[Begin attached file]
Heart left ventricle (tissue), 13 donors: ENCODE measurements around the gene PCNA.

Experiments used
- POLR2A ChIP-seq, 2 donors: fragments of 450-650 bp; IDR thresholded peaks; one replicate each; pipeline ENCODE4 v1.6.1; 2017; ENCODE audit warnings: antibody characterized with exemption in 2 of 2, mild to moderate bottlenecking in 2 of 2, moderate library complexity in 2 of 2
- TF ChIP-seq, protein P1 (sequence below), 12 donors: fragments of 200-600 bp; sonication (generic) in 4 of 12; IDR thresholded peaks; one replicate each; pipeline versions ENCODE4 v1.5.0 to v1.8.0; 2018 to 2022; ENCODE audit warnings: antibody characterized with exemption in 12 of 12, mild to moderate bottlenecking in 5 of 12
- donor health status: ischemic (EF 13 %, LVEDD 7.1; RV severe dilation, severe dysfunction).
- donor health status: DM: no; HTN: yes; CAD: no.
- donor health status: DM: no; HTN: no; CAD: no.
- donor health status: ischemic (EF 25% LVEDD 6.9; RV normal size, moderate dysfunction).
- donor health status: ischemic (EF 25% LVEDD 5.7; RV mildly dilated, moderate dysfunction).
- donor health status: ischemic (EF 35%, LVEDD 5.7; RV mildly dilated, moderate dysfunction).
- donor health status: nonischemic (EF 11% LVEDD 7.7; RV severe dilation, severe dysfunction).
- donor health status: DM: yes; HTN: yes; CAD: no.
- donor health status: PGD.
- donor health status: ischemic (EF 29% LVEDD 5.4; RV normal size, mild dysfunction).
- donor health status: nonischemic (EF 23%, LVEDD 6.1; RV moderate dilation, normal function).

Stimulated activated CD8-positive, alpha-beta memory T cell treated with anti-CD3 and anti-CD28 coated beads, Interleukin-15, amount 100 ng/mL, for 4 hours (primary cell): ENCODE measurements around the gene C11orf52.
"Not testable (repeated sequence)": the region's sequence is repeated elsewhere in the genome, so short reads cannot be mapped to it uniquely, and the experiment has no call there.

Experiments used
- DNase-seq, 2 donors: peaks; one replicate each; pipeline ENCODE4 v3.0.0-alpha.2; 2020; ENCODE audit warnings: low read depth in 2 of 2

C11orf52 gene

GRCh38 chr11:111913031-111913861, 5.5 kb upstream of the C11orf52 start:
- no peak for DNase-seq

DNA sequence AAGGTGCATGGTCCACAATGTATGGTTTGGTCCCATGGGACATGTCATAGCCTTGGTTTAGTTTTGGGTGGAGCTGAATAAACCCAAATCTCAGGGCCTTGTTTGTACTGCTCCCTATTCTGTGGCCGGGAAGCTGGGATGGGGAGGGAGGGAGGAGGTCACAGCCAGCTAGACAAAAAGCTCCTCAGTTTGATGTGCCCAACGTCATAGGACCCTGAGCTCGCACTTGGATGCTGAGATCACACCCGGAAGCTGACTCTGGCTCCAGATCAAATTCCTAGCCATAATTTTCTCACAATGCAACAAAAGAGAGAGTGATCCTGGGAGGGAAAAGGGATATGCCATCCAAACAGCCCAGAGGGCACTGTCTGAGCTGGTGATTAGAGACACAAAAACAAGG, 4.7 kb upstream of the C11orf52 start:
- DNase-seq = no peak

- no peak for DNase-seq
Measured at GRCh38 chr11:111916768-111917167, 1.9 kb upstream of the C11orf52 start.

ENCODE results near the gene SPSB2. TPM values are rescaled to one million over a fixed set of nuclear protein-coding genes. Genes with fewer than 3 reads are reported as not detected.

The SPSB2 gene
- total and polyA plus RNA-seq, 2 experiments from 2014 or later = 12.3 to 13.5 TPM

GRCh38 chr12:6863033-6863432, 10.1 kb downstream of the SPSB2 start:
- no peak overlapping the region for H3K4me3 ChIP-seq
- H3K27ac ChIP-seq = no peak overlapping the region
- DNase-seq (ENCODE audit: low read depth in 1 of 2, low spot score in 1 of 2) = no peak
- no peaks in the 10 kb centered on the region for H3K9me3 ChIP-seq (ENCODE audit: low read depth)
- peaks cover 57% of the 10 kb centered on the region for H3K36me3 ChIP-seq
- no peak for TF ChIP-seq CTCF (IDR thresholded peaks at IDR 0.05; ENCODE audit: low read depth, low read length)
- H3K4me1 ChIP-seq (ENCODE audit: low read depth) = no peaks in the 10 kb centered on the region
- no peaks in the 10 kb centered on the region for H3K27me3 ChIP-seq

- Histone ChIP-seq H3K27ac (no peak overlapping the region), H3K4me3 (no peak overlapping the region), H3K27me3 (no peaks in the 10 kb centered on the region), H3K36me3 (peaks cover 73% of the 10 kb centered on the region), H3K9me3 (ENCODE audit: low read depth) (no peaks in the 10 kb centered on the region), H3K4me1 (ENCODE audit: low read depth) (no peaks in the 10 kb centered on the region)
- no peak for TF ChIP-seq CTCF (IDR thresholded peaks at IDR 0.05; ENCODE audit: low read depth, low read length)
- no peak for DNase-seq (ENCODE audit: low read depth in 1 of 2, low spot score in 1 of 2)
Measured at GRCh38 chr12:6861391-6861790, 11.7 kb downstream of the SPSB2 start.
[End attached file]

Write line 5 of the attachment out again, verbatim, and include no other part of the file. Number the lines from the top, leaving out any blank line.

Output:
- donor health status: ischemic (EF 13 %, LVEDD 7.1; RV severe dilation, severe dysfunction).